For the industry itself, the spot market should only be a residual, essentially an outlet for when buyers and sellers have made mistakes with long-term contracts, leaving them with too much or too little uranium. Also acting as an outlet for additional secondary supplies, when the sellers seek cash quickly, not wanting longer-term contracts. The concern comes, however, when whatever drops out of the spot market is referenced in long-term contracts, as is currently often the case. If the spot market could be made more transparent and liquid (which seems impossible) this could be more appropriate. But can sensible decisions be taken about mine investments on the back of the kind of price volatility we have seen in recent times? The answer is obviously ‘no’ and the current risks to the next generation of mine projects are an obvious reflection of this.
What is needed, then, is some form of more organised, longer-term contract market. There are, however, plenty of objections to this concept, notably that many parties rather like the current opaque system (the smart ones may well benefit from it), that nothing like this exists for other metals and commodities, that (even if standard contracts can be devised) either party could rat on the deal if it looks like not favouring them and finally that many buyers and sellers will not want to tie up so much of their future purchase or output at fixed prices so far in advance, effectively missing out on any shorter term advantages available in the spot market nearer delivery time. This may seem a formidable list, but the concept of trading reasonably sized quantities (maybe 25 tonnes, or an eighth of a standard annual reactor reload) for delivery at maybe 6-month intervals in each year from 2010-2020 ought to be investigated. An active market in such contracts is not an impossible dream – those who originally buy and sell don’t have to hang onto the contracts over their operable life, and as the delivery date comes closer, this term market can effectively become the spot market. So smart buyers and sellers could still take advantage of good foresight about how supply and demand will turn out nearer delivery date.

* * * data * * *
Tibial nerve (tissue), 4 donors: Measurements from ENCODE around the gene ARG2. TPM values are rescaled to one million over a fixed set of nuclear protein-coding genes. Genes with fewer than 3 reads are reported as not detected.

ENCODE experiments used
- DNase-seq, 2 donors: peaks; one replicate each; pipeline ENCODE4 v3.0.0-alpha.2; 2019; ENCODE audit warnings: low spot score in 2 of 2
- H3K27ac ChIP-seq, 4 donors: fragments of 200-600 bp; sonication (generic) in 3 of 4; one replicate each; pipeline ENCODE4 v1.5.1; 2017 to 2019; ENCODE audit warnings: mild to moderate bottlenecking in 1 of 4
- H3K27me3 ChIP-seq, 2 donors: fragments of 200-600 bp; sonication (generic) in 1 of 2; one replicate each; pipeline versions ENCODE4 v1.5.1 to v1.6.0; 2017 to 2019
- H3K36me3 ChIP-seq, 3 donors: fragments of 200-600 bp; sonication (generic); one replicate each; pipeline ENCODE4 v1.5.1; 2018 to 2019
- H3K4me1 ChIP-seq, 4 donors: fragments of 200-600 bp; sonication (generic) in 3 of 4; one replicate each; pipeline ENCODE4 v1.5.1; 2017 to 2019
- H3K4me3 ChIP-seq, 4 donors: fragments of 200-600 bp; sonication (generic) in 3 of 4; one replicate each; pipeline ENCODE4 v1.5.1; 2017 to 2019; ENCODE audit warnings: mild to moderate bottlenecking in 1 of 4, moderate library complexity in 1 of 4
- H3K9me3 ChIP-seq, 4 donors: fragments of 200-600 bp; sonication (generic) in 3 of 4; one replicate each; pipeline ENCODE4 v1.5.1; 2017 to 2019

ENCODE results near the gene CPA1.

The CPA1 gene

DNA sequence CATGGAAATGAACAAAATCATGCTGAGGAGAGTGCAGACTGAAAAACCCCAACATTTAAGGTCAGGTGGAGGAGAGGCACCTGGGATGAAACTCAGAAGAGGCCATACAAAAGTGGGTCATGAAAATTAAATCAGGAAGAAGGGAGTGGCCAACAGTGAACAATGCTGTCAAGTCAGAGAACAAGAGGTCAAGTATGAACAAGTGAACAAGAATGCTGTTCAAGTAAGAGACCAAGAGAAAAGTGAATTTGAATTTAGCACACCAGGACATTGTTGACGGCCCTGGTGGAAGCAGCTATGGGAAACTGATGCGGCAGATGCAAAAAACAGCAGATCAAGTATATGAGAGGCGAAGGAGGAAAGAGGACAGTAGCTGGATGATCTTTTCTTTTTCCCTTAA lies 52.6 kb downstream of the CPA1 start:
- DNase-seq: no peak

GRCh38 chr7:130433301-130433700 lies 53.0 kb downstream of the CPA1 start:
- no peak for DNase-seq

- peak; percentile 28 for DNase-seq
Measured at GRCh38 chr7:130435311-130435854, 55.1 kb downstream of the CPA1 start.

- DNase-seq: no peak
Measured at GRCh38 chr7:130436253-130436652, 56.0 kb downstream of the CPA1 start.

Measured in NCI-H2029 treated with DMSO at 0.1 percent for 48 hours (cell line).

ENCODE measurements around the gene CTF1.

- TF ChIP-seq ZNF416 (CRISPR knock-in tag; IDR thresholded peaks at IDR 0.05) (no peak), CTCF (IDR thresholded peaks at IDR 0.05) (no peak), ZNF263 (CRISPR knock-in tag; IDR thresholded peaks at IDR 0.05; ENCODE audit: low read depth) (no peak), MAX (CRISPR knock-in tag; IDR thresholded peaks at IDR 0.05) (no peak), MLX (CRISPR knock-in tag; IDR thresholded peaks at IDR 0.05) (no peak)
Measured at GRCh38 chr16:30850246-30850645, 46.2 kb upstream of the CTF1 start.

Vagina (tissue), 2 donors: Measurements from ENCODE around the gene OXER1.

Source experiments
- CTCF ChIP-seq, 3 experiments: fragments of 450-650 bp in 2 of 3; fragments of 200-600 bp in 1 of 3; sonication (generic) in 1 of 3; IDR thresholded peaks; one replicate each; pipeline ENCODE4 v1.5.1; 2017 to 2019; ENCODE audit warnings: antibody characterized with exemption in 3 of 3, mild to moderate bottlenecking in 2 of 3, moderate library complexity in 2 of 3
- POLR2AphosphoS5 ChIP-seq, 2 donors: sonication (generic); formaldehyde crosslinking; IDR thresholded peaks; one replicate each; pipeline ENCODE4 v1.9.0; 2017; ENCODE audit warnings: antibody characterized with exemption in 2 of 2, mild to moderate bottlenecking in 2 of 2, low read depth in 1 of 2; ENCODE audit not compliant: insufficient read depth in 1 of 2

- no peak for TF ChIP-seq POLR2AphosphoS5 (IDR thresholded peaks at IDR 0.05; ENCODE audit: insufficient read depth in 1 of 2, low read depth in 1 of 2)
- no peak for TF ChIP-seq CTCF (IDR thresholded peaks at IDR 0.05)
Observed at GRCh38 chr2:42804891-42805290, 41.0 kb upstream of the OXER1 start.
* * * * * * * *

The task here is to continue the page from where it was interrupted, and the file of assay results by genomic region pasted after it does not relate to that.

The problem is really one of inertia – too many market participants are happy enough with the current imperfect arrangements (they will admit) and they do not to want to rock the boat too much. Buyers may end up paying too much or too little for the uranium they need, but they are confident they will get adequate supply and their reactors will still run (although they will still fight tooth and nail to minimise costs). The uranium producers are, however, fundamentally in a weaker position as the price outcome can kill them – this is the worry for the longer-term future of nuclear. The contractual arrangements are largely at the buyers’ insistence and one would hope that the sellers would use a time such as now, when they still have a degree of market power, to encourage their customers to look at new ways of trading. But certainly not towards the reform of the spot market, which seems to excite a lot of people without much good reason behind it.
Steve Kidd is Director of Strategy & Research at the World Nuclear Association, where he has worked since 1995 (when it was the Uranium Institute). Any views expressed are not necessarily those of the World Nuclear Association and/or its membersRelated ArticlesFlowserve cements China venture with SUFA in JV China charges on